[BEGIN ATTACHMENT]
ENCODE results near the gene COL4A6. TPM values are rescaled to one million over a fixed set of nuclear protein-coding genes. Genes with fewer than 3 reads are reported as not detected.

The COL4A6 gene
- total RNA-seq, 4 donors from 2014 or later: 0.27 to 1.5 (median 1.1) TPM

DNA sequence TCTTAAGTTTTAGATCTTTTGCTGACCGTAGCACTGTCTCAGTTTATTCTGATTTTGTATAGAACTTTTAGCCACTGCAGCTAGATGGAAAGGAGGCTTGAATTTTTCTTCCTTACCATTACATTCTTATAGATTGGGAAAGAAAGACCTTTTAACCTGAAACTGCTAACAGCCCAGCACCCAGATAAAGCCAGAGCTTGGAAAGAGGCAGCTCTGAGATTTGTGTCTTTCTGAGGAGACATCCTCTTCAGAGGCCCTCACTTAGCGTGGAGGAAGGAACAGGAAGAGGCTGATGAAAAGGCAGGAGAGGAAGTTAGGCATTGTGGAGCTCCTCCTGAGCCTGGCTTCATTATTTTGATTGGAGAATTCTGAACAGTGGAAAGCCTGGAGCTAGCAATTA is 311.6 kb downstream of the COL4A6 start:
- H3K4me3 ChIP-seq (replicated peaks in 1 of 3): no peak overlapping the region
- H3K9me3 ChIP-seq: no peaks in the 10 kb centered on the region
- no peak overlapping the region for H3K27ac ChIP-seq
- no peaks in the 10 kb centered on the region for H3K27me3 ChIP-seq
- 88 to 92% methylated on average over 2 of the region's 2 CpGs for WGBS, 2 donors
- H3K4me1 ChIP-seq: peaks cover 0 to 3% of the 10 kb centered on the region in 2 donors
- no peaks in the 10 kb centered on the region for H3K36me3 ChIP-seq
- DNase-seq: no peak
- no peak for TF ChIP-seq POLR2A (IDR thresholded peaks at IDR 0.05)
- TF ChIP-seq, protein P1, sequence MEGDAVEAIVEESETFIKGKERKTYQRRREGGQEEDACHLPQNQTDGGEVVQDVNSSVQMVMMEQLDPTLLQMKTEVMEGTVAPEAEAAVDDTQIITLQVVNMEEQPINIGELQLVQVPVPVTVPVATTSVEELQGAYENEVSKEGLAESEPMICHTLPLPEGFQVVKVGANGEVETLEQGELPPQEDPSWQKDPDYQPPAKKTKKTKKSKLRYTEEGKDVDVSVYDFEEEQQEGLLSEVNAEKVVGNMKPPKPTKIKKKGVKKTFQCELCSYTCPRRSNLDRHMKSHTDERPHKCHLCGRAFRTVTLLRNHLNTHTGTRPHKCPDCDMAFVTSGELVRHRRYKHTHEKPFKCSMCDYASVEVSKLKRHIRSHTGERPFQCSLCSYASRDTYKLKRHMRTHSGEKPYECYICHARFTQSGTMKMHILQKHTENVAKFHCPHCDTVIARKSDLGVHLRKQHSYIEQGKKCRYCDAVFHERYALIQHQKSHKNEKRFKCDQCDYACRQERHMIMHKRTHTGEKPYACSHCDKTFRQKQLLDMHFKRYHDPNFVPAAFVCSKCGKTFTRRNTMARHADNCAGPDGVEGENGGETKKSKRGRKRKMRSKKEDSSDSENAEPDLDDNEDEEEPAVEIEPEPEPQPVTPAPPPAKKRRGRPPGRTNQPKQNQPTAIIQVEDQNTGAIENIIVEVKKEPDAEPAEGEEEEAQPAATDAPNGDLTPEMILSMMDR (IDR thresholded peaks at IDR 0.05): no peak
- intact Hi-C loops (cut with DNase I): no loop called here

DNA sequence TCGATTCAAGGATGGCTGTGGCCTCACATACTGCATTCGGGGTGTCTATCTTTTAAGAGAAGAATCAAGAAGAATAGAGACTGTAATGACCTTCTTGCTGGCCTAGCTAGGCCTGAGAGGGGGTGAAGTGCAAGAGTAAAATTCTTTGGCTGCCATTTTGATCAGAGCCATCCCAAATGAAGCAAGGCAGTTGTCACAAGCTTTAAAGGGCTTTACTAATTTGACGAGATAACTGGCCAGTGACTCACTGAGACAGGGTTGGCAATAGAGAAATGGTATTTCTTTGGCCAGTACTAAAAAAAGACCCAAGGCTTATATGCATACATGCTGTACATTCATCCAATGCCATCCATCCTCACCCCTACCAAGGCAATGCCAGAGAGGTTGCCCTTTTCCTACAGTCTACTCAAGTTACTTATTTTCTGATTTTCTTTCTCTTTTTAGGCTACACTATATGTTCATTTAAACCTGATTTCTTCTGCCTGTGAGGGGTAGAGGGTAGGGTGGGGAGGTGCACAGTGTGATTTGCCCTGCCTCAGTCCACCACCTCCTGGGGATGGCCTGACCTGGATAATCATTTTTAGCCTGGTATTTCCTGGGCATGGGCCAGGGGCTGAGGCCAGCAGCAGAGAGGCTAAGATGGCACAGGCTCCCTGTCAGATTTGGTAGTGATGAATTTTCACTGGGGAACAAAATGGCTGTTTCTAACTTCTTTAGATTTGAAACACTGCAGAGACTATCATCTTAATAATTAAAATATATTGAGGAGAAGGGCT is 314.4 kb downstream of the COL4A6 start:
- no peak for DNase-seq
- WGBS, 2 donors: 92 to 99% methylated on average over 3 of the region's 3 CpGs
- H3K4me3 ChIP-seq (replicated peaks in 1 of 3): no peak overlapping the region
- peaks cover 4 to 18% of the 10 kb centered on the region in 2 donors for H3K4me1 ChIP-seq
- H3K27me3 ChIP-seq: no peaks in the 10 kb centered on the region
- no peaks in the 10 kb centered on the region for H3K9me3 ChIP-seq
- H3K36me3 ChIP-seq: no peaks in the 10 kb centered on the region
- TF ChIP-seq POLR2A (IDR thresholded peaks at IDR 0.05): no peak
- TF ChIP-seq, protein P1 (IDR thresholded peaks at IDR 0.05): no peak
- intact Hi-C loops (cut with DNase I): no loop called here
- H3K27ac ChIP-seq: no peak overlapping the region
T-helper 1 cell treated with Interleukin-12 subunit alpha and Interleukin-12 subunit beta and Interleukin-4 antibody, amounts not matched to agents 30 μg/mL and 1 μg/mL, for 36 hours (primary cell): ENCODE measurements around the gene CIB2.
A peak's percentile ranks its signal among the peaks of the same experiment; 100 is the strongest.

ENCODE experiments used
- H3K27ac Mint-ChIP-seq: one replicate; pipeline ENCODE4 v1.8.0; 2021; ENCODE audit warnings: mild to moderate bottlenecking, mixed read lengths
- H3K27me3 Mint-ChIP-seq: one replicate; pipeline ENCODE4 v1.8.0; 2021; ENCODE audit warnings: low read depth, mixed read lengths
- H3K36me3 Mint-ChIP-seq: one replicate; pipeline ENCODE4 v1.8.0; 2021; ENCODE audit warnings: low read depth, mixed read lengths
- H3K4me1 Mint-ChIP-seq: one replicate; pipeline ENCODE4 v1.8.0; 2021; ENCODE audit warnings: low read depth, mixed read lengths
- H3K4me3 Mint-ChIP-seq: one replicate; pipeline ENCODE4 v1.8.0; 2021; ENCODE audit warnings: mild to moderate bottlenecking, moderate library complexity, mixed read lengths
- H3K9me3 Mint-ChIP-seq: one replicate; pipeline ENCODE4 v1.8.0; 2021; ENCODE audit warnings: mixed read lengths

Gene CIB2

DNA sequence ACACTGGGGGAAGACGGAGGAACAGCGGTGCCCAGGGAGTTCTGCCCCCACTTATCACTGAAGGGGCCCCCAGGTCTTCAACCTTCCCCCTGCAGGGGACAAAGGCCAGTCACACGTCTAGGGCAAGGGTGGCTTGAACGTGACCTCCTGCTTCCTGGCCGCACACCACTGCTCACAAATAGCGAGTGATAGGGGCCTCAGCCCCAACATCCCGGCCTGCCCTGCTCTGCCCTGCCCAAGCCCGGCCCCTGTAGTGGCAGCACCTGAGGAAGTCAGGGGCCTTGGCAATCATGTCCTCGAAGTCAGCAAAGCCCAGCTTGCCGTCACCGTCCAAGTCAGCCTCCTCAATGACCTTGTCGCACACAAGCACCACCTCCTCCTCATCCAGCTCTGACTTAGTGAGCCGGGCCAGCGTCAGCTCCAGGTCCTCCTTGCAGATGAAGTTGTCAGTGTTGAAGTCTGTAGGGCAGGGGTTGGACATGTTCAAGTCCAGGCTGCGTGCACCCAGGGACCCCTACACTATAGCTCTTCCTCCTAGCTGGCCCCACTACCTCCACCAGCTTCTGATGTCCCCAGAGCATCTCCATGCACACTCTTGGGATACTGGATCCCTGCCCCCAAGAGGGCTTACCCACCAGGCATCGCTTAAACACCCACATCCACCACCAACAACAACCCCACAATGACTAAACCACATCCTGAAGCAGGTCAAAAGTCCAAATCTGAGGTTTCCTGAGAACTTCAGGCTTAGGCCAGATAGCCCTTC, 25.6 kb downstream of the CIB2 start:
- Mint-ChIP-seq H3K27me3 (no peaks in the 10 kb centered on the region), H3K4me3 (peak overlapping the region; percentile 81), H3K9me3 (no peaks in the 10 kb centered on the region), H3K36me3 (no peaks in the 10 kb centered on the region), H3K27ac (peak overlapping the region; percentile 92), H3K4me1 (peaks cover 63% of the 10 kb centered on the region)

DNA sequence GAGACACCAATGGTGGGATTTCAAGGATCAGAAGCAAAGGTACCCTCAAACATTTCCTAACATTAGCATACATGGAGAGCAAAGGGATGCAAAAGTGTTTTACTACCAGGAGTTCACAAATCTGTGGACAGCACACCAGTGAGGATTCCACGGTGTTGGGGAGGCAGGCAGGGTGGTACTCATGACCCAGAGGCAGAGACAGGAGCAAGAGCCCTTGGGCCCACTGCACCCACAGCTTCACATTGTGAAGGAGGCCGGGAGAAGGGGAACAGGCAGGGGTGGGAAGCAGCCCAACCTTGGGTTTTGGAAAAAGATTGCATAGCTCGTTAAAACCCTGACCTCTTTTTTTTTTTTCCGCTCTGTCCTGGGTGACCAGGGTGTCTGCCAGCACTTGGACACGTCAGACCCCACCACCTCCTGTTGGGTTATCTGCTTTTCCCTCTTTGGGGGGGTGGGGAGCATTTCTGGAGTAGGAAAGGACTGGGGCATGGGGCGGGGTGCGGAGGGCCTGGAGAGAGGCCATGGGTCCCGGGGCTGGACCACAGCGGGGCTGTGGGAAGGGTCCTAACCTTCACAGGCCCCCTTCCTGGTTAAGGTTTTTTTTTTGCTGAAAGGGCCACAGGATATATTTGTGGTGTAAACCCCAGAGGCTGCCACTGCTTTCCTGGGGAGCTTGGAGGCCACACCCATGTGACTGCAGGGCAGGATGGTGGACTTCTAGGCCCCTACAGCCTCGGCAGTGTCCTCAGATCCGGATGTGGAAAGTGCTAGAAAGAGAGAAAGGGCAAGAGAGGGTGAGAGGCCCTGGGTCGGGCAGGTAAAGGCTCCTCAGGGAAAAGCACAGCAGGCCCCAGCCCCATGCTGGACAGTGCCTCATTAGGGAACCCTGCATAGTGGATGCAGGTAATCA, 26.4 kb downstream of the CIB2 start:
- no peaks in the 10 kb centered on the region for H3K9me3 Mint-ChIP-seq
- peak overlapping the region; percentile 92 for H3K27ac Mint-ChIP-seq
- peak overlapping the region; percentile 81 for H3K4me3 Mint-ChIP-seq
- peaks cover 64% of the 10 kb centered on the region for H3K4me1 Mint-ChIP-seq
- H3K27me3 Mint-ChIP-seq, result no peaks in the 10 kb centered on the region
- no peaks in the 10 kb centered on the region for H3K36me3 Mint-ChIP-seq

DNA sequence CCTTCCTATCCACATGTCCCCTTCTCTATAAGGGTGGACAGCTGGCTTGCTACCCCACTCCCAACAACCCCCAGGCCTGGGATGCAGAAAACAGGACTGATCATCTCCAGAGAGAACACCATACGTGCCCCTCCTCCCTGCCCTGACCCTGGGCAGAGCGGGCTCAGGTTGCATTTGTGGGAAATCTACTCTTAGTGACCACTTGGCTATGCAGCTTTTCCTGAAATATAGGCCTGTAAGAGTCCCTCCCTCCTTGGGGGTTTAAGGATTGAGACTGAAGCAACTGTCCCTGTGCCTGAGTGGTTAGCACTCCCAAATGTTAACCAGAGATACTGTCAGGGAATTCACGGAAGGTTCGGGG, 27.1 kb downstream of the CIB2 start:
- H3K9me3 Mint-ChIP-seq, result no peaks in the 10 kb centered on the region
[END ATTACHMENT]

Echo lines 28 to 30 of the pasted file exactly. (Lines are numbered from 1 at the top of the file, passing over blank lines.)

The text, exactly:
T-helper 1 cell treated with Interleukin-12 subunit alpha and Interleukin-12 subunit beta and Interleukin-4 antibody, amounts not matched to agents 30 μg/mL and 1 μg/mL, for 36 hours (primary cell): ENCODE measurements around the gene CIB2.
A peak's percentile ranks its signal among the peaks of the same experiment; 100 is the strongest.

ENCODE experiments used